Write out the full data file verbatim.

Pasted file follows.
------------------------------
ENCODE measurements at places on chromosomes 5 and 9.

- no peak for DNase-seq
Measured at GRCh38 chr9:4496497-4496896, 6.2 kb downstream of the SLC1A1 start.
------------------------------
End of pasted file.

ENCODE measurements at places on chromosomes 5 and 9.

- no peak for DNase-seq
Measured at GRCh38 chr9:4496497-4496896, 6.2 kb downstream of the SLC1A1 start.